The Roomba i7 vs. Shark IQ rv1001–want to know which you should buy, and why? You have come to the right place. Today’s update compares the features and functions of the Roomba i7 and Shark IQ floor robots. Let’s get started.
Roomba i7 vs. Shark IQ specs and features
Specs/features Accessories charging dock, self-cleaning brushroll, 2 x side brushes, BotBoundary strips north American line cord, dual mode virtual wall barrier, extra high-efficiency filter, extra side brushes
Suction power(Pa) - 1700
Amazon Alexa support yes yes
Anti-drop/cliff yes yes
App Shark IQ iRobot Home
Auto dirt disposal yes yes
Automatic recharge and resume yes yes
Bare floor types laminate, ceramic tile, marble tile, vinyl, linoleum, wood laminate, ceramic tile, marble tile, vinyl, linoleum, wood
Barrier-cross Height (in) 0.75 0.79
Carpet Boost no yes
Carpet types low-pile, medium-pile low-pile, medium-pile
Central cleaning brush type Single, brushless Dual, brushless
Digital blocked area no yes
Dirt detect no yes
Dust bin size (ml) 568 400
Full bin indicator no yes
Hepa filter no yes
Intelligent carpet detection yes yes
Maps allowed for saving 0 10
Navigation and mapping iAdapt 3.0 + VSLAM LDS + SLAM
Noise in max mode (dB) 70 68
Price history (retrieved from camelcamelcamel.com) $337.49 - $649.99 (click link to check current price on Amazon) $699 - $1099 (click link to check current price on Amazon)
Recommended cleaning area (sq ft) - Up to 10 rooms of about 2000 sq ft each
Recommended home size small, medium small, medium
Scheduling yes yes
Selected room cleaning no yes
Selected room scheduling no yes
Side brush (es) 2 1
Warranty 1 year 1 year
Hepa filter no yes
Wifi Frequency (GHz) 2.4 2.4/5
Wifi/App yes yes
Working time (min) 60 - 90 75 - 90
Zoned/custom area cleaning no yes
Google Assistant support yes yes
iRobot i7 vs. Shark IQ comparison
Similarly, both robot vacuums have a round shape, use camera navigation, and run for about 60 minutes.
Elsewhere, the r1001 has two side brushes while the i7 has only one. There are two brushless rollers on the i7 while the r1001 has one roller with some fin-like rubber thread and a handful of short bristles. That mentioned the extractor of the Shark does a better job resisting hair tangles.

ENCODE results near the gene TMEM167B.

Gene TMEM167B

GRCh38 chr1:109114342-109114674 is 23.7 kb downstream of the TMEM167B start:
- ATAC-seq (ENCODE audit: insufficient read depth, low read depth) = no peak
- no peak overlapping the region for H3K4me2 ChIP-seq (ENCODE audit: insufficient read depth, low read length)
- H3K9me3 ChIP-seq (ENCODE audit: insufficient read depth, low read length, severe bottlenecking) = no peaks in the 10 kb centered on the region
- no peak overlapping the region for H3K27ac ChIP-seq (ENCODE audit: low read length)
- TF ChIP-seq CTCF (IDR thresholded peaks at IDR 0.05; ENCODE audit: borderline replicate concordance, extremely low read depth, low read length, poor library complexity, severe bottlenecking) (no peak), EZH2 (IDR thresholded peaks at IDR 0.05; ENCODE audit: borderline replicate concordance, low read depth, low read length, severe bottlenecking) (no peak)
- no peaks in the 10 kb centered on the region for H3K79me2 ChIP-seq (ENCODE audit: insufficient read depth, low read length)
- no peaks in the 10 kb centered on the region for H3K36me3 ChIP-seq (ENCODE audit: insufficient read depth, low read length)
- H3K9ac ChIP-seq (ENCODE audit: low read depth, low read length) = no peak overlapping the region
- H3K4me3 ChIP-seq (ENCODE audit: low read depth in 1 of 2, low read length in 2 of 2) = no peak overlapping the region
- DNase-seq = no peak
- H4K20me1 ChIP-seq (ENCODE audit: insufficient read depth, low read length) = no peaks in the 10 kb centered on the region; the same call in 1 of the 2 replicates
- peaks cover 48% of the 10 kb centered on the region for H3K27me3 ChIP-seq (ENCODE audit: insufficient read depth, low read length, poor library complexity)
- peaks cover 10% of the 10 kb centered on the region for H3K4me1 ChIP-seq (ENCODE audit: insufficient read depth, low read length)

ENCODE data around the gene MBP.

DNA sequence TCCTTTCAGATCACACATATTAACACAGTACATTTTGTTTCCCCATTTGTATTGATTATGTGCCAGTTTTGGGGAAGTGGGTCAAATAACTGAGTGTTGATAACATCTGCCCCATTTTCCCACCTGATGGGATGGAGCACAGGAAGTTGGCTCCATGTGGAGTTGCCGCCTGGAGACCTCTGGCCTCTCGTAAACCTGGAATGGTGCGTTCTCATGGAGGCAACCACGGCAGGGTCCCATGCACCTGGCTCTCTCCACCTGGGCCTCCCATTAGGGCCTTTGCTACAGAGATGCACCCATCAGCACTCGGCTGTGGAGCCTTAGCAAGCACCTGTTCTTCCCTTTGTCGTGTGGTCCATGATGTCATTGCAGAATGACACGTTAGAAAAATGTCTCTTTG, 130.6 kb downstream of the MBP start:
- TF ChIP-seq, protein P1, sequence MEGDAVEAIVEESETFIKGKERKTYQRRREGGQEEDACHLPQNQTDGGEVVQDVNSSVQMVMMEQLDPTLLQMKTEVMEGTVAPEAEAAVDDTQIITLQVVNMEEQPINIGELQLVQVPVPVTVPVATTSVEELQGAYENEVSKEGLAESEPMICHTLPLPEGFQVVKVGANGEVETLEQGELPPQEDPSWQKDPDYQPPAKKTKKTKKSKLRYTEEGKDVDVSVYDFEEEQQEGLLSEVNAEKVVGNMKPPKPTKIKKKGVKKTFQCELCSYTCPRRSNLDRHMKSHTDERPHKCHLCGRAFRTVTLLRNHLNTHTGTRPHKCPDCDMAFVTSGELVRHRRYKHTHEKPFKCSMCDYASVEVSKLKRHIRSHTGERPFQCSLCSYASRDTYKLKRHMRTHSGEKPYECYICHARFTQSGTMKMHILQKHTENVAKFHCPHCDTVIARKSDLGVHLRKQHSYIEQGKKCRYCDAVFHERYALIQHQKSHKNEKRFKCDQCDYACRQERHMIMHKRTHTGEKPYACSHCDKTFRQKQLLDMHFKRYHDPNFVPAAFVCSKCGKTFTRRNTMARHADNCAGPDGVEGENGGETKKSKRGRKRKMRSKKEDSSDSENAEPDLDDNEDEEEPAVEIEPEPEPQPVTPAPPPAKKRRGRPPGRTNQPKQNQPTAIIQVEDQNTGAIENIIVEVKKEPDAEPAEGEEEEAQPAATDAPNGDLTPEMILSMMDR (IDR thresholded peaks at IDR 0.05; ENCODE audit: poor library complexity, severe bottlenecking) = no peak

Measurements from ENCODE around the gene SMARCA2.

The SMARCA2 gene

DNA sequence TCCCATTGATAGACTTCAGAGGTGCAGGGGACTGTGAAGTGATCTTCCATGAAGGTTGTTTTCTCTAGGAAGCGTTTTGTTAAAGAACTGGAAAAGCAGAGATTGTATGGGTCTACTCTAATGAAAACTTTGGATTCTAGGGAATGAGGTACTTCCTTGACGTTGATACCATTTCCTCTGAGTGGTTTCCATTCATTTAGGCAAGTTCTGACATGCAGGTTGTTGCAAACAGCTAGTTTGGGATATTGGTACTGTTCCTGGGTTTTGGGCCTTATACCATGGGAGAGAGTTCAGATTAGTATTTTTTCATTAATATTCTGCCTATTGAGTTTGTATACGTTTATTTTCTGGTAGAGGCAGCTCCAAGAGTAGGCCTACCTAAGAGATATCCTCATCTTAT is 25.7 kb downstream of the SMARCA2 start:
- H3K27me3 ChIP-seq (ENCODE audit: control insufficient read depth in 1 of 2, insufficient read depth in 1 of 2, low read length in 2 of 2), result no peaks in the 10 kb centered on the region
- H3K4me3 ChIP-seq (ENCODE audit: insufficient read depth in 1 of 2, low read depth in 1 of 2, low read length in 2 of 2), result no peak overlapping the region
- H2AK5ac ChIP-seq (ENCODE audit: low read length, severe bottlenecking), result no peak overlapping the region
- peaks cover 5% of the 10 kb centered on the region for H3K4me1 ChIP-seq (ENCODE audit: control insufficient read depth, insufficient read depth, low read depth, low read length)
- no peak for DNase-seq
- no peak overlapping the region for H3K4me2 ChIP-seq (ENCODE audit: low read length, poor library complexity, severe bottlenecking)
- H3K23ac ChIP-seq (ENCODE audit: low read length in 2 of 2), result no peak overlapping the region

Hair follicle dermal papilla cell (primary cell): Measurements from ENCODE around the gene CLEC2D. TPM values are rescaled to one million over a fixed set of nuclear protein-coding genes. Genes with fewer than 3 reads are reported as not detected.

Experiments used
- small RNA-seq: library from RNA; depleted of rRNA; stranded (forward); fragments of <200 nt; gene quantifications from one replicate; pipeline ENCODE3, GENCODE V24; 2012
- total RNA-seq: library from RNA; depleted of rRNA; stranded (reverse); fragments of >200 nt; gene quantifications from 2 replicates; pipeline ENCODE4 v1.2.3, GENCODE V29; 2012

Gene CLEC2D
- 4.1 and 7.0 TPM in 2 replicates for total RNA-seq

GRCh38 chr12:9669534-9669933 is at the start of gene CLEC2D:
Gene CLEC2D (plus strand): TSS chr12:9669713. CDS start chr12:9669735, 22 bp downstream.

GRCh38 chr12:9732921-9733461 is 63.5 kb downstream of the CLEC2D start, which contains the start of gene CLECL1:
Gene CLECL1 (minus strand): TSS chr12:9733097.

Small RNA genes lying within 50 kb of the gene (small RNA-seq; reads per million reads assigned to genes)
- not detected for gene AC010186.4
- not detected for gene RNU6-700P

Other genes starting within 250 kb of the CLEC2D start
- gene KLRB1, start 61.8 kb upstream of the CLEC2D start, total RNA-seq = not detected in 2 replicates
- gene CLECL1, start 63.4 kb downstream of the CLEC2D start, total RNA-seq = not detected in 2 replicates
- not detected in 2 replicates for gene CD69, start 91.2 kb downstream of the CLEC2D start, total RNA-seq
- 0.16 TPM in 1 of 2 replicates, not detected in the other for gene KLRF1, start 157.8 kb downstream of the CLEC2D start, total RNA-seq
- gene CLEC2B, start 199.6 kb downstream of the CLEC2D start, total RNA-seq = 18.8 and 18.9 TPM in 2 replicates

Pricing, and the Shark IQ robot wins–it is about $200 (current price) less than the Roomba.
I’d tip the Roomba in terms of usability and software. The i7 maps quickly and can store up to ten floor maps (Shark currently can’t save floor maps), has a more refined app, and is better at negotiating around obstacles, climbing thresholds, and finding its docking station. Another thing, the Shark currently doesn’t have keep out zone function.
Cleaning results from both machines score above average. The i7 and the r1001 did an excellent job picking sand, dirt, dust, pet, and human hair off of carpets, hardwoods, tiles, vinyl, etc.
Here’s a video for more in-depth insight into the pickup ability of the two robots:
The self-emptying function of the Shark IQ robot works, plus the machine is cheaper. That mentioned, the r1001 is loud and has some unresolved software issues. Besides, Shark is lagging in product support. (No-go line and multi-floor saving functions remain elusive months after release).
The Roomba i7, on the other hand, excels in product support (it last received an update on 02/20/2020). It’s pricey, too. However, the i7 is quieter; maps and vacuums effectively; has an improved app and mobility; stays connected to wifi; and can store multiple floor plans (up to 10).